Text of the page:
MPP3 Aerosol Characterisation CATO-2
Publieke samenvatting / Public summary
Post combustion carbon capture (PCCC) is based on the removal of CO2 after the combustion of a fossil fuel. Reactive absorption is one of the most important and most used techniques for the removal of CO2 from flue gas. This reactive absorption process employs the reversible nature of the chemical reaction of an aqueous alkaline solvent (usually an amine) with an acid gas (CO2). The amine-based solvent can be lost during the process due to degradation, vaporisation, mechanical losses and aerosol (mist) formation. The amount and character (size distribution) of the aerosols that can be formed strongly relates to the characteristics of the flue gas.
Recently, studies have appeared pointing out that aerosols can dominate the total amine emission at pilot plant scale to the order of several grams per Nm3. This not only exceeds environmental permits by an order of magnitude, but also leads to increased operating cost from solvent make-up. These risks were deemed to be very relevant for the ROAD project at MPP3. The objective of this study was to characterise the flue gas at MPP3 to assess its potential for aerosol based solvent emissions. In a first campaign, the findings indicated a low chance of aerosol-based emissions, while a second campaign proved that aerosol-based emission posed a significant risk for the success of the ROAD project. The results were used as a basis for further research in the AeroSolve project.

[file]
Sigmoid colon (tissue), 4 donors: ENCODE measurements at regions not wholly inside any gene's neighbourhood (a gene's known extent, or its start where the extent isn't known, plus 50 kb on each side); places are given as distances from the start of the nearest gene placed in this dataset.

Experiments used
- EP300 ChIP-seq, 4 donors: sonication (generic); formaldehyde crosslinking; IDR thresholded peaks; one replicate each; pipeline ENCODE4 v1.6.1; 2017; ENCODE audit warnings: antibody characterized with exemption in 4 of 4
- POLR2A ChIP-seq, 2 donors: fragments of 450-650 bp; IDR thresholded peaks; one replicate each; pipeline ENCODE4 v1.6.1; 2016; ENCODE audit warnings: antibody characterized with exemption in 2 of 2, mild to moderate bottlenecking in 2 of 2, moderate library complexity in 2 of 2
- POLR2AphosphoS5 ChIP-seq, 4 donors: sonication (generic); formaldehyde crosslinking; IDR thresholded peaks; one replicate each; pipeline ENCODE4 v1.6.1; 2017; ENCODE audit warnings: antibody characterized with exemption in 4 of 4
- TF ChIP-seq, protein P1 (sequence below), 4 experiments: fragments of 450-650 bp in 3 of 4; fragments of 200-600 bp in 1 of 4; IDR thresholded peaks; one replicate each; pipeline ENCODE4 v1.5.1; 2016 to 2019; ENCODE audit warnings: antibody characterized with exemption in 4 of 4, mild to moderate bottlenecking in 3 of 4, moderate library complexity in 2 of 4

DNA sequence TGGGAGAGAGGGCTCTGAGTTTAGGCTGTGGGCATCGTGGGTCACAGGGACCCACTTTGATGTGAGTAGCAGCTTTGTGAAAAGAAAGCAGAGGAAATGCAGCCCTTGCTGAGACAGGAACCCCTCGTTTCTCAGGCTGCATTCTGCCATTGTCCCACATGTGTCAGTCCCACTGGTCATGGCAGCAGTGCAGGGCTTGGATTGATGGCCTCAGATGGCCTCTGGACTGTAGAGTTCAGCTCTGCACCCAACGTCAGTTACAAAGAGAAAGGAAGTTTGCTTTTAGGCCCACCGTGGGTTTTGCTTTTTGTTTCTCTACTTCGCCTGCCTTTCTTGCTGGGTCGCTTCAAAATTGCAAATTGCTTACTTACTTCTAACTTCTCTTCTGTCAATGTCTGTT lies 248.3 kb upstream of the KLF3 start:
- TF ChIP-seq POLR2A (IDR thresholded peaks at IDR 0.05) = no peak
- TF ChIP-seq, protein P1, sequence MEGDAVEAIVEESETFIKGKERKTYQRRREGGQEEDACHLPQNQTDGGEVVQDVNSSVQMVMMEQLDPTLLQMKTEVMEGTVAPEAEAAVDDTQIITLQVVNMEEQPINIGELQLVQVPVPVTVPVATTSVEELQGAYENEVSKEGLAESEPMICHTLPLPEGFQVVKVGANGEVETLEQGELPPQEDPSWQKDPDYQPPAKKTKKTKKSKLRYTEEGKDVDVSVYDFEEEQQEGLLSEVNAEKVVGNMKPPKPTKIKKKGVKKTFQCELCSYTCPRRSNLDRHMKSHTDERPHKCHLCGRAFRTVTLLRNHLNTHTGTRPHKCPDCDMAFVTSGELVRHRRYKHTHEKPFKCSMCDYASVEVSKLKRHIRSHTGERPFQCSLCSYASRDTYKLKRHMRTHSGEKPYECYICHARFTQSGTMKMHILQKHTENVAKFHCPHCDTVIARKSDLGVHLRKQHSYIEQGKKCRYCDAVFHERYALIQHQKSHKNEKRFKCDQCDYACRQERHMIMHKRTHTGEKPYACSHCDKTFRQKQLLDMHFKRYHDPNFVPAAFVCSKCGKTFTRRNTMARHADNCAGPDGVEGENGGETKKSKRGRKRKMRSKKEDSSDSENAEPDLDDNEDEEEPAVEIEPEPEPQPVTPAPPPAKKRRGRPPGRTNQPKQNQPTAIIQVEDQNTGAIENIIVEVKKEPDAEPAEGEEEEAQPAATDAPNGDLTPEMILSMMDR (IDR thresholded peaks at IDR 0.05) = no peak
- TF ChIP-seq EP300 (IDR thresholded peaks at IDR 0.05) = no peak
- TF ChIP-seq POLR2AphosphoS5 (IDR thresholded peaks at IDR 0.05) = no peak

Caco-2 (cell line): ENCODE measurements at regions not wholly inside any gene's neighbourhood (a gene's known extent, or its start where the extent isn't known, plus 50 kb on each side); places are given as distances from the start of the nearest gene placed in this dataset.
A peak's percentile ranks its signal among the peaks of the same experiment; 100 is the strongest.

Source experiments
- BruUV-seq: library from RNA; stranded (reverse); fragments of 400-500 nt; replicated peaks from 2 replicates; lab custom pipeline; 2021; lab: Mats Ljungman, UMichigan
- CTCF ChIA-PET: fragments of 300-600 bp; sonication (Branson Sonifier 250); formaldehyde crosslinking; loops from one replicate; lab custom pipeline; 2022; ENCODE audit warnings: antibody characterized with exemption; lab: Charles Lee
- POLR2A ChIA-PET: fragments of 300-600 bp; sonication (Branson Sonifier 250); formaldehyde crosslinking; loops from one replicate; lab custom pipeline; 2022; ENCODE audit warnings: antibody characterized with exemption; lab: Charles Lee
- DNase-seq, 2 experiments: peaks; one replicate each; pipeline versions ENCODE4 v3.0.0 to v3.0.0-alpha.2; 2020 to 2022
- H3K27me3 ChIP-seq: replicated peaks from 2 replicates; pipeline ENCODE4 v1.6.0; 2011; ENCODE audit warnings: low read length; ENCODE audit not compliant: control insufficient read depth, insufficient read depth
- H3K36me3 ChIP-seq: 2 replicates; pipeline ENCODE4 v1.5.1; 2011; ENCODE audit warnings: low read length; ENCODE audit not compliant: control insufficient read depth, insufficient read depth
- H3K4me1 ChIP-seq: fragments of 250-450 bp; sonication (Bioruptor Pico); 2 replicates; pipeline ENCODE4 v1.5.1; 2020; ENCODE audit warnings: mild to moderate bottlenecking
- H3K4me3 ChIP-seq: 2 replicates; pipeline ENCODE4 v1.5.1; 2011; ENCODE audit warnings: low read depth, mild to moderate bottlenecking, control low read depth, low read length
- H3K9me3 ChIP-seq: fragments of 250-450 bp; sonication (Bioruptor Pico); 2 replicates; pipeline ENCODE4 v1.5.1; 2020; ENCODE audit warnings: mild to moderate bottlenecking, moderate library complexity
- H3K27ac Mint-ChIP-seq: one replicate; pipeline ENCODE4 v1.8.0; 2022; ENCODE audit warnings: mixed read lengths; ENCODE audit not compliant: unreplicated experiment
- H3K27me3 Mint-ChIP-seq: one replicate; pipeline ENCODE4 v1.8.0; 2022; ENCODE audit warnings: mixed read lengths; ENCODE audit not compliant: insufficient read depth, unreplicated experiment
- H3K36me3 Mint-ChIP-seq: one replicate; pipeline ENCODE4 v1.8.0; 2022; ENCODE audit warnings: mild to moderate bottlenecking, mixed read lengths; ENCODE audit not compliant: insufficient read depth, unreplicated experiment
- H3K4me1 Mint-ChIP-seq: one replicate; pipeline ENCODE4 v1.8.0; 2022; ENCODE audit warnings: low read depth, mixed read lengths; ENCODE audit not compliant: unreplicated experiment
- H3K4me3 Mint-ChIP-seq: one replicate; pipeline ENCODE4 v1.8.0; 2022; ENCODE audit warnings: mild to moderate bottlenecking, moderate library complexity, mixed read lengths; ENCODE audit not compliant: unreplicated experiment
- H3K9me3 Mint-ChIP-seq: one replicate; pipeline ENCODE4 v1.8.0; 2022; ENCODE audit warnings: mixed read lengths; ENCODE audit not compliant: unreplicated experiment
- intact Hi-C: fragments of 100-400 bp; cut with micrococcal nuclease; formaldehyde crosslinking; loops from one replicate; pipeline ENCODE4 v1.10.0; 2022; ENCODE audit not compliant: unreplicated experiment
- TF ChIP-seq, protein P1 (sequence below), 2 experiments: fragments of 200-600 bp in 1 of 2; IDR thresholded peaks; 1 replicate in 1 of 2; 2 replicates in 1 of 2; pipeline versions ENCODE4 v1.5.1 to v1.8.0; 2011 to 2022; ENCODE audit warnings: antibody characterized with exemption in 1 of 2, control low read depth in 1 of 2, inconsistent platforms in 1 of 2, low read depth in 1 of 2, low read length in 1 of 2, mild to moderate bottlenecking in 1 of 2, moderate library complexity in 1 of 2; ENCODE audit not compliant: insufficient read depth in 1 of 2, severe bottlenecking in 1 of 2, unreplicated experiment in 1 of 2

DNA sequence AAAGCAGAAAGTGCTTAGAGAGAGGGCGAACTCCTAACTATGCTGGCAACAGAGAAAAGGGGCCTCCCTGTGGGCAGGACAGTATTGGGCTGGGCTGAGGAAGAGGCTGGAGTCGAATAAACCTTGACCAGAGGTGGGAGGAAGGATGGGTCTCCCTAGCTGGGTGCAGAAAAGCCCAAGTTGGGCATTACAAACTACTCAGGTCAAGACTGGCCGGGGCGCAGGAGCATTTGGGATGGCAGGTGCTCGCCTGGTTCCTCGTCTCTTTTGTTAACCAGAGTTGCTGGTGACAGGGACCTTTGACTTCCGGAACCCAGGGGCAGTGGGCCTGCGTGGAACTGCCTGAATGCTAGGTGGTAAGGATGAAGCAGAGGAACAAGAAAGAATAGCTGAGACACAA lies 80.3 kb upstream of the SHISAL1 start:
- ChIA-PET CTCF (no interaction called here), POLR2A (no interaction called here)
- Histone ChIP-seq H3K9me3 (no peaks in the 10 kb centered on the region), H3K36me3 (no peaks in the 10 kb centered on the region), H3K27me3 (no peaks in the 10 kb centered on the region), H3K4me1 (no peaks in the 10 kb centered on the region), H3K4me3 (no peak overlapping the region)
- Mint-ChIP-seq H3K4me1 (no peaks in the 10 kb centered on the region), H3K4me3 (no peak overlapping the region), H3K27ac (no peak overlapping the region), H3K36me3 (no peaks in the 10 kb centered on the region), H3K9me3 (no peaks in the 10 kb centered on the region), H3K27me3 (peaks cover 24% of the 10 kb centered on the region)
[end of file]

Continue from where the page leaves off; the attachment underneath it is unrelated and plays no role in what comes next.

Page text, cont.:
CATO is the Dutch national R&D programme for carbon capture, transport and storage and involves a consortium of nearly 40 partners and comprises CATO-1, CATO-2 and now CATO-3. The last is funded by industrial partners and various government sources, including TKI, CLIMIT and EU ERA-NET. The CATO-2 programme aimed to facilitate and enable the integrated development of CCS demonstration sites in the Netherlands.
This project quantified the flue gas characteristics that matter for aerosol formation and the character of the aerosols that might have been formed at the new Uniper power plant on the Maasvlakte in the Netherlands (MPP3). The MPP3 power plant was to have been used for the subsequently cancelled ROAD CCS demo project. However, the information gleaned remains of value.
The project involved measuring particle size distribution and number concentration, solvent emission measurements and SO3 measurements. In a first campaign, the findings indicated a low chance of aerosol-based emissions, while a second campaign proved that aerosol-based emission posed a significant risk for the success of the ROAD project. The results were used as a basis for further research in the AeroSolve project.